Senior staff member discusses growing role of library at UTD
9 months ago
Bhargav ArimilliLife and Arts Editor
As students head to the McDermott Library in droves to prepare for upcoming finals, Loreen Henry, a senior librarian, is one of the staff members working behind the scenes to ensure everything runs smoothly.
Born in Jamaica, Henry moved to New York when she was 10 years old and developed a love of reading while exploring the city’s public libraries.
“One of the best things I remember is being allowed at 12 to walk to the local public library by myself with my younger sister,” she said. “The librarian introduced us to a lot of American-type books because before then we had been reading a lot of British books.”
Henry graduated from Hofstra University with a degree in journalism and began working as an editorial assistant at Random House. She was primarily responsible for reading manuscripts submitted by authors and writing comments on their viability, but also answered fan mail on behalf of Dr. Seuss, who was a client of Random House at the time.
“Students and teachers … always wanted the authors to come to their schools. We had a set way of telling them no,” Henry said. “Then (we would) send them a big package of posters and books.”
Henry said she found her work enjoyable, but found the daily commute to Manhattan difficult. In addition, she found there weren’t many promotion opportunities available.
After leaving her job, Henry said she realized that books were her true passion and obtained a degree in library science. She relocated to Dallas in 1988 with her husband and began working part-time at public libraries in the area and in the library at Collin College. Henry saw an ad for an opening at UTD’s library and applied for the position of bibliographic instruction librarian.
“I liked the way UTD was growing. This was 2001. They were going through a transition in the ‘80s and ‘90s and by 2001, they had admitted undergraduates,” she explained. “I liked that they were young people and (I liked) the energy and change going on around campus.”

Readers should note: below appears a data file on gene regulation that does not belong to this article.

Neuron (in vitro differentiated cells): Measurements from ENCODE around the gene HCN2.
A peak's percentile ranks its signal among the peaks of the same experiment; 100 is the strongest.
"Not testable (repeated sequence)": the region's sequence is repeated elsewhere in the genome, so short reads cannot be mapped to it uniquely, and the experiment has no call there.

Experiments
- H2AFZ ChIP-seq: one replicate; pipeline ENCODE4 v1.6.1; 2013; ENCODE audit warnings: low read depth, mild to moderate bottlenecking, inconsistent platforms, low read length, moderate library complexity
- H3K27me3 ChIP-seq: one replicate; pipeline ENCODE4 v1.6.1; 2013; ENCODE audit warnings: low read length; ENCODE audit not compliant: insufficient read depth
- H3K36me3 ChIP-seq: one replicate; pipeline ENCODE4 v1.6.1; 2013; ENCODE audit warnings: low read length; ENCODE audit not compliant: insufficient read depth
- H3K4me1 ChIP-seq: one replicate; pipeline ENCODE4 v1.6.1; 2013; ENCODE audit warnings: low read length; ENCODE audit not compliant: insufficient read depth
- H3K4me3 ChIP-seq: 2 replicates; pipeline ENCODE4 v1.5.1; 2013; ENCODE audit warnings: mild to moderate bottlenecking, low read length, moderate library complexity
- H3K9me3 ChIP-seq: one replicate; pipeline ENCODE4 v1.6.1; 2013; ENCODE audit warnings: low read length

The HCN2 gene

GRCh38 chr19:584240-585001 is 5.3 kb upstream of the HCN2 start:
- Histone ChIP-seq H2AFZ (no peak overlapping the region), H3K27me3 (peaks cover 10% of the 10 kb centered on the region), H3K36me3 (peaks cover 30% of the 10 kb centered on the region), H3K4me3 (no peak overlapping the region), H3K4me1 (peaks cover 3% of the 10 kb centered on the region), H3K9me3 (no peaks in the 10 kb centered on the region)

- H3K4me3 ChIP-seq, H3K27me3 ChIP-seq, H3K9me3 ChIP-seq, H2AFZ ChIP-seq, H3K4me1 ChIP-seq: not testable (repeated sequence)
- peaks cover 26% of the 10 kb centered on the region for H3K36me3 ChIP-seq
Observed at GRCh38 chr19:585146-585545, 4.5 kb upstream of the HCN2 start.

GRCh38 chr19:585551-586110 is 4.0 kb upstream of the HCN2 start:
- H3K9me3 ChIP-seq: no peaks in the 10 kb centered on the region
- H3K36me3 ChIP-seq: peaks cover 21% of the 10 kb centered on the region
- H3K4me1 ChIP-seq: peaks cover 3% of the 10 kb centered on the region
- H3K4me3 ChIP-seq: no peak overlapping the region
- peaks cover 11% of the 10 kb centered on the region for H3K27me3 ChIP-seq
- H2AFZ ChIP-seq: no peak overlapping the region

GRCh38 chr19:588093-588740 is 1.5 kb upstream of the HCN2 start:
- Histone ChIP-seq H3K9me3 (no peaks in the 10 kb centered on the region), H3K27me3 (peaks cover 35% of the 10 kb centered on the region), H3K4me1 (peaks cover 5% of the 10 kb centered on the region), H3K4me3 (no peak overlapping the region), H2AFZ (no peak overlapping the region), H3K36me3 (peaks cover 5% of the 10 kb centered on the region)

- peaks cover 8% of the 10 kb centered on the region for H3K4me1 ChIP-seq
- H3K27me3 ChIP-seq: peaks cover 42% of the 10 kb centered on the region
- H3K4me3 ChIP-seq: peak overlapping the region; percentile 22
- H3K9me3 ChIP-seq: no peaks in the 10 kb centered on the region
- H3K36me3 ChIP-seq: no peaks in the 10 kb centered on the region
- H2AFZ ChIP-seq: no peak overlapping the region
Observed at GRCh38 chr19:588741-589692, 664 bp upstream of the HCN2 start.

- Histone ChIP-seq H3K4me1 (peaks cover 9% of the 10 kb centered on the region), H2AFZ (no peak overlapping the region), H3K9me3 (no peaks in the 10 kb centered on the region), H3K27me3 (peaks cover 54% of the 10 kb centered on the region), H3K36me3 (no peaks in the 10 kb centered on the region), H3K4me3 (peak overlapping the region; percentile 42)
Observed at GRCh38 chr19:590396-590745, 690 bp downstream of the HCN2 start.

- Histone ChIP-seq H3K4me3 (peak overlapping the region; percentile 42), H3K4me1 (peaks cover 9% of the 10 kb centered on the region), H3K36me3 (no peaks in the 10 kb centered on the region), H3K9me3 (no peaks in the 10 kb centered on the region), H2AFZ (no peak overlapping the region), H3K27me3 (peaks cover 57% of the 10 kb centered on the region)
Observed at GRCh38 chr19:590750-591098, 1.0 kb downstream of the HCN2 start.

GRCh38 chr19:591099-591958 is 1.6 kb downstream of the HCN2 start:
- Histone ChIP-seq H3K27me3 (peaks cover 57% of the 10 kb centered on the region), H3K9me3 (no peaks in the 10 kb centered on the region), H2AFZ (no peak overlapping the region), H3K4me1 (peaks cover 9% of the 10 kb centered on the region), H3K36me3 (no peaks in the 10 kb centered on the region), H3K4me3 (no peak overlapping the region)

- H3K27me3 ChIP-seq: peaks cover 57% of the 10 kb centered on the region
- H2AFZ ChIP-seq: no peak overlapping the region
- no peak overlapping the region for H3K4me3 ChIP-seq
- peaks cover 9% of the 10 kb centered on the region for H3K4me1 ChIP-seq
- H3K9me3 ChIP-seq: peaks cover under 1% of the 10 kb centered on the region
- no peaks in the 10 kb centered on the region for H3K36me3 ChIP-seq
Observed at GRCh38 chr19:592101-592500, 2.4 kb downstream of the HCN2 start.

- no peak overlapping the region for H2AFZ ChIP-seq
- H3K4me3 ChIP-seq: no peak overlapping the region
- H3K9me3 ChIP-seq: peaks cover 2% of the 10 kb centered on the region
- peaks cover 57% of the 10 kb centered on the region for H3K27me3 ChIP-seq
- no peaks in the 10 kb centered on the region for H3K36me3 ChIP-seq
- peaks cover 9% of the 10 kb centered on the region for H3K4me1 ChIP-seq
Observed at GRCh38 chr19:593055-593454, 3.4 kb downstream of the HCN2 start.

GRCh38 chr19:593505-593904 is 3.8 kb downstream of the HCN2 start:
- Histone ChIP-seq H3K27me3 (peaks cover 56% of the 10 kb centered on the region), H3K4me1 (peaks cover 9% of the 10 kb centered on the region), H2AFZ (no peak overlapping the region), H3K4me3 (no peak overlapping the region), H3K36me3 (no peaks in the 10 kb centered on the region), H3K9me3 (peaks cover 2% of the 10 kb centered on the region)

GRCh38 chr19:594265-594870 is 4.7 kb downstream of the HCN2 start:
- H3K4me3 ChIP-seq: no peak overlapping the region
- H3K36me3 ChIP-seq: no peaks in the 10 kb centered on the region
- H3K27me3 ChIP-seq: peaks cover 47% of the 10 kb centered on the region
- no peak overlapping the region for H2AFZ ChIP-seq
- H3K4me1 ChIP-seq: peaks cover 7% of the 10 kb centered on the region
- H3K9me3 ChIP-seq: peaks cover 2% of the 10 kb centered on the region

Since she’s assumed her role at the McDermott Library, Henry said she’s seen the university transform from a small college to an ever-expanding university.
“It seemed like it was very strong on computer science and engineering,” Henry said. “I like that (the university) is very progressive on arts and technology. I’m also very interested that (we’re) moving towards health sciences. That’s another field that can only grow because the U.S. population is changing so much.”
The university’s rapid growth has had a noticeable effect on the McDermott Library, Henry said. Typically, library staff see a surge of students at the beginning of the semester, but the crowds taper off as the semester progresses. This year, however, things were different.
“It’s almost as if the building is just bursting. Students will sit on floors, or tables meant for four will have twelve,” she said. “We can’t go sideways and we can’t go up. The administration will figure that out.”
To support the needs of UTD in its expansion, the McDermott Library maintains liaisons with each individual school within the university. Henry serves as the liaison to the School of Management and regularly meets with faculty and students to teach them how to access resources related to management studies.
Part of the challenge of her job, Henry said, lies in educating the UTD community and general public about what the library has to offer and how to navigate its vast collections.
“You can’t have a university without having an academic library,” she said. “We’re a support role for everything — every student, every faculty member, every researcher — and we have what they need. Getting them to know that we have it, and that we can get them what they need, that’s a challenge.”
She also serves as a mentor to library science students at the University of North Texas and Texas Woman’s University who are enrolled in practicums. But for now, Henry said she hopes to continue working at the McDermott Library for as long as she can.
“I like the moment when I can find the ideal resource for someone or just telling people what the library has, because we have a lot,” Henry said. “That’s what I like. The discovery.”